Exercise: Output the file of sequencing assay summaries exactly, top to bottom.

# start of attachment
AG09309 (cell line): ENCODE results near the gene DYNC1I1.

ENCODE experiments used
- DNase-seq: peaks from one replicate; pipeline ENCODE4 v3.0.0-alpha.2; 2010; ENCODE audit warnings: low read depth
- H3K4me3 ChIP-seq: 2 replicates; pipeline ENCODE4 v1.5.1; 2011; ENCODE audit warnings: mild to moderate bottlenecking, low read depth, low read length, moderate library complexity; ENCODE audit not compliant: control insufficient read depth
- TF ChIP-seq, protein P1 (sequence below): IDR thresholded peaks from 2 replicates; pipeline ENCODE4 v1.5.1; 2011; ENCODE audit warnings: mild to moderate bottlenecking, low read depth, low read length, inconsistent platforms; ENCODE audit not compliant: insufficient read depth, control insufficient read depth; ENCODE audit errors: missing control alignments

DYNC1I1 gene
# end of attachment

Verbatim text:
AG09309 (cell line): ENCODE results near the gene DYNC1I1.

ENCODE experiments used
- DNase-seq: peaks from one replicate; pipeline ENCODE4 v3.0.0-alpha.2; 2010; ENCODE audit warnings: low read depth
- H3K4me3 ChIP-seq: 2 replicates; pipeline ENCODE4 v1.5.1; 2011; ENCODE audit warnings: mild to moderate bottlenecking, low read depth, low read length, moderate library complexity; ENCODE audit not compliant: control insufficient read depth
- TF ChIP-seq, protein P1 (sequence below): IDR thresholded peaks from 2 replicates; pipeline ENCODE4 v1.5.1; 2011; ENCODE audit warnings: mild to moderate bottlenecking, low read depth, low read length, inconsistent platforms; ENCODE audit not compliant: insufficient read depth, control insufficient read depth; ENCODE audit errors: missing control alignments

DYNC1I1 gene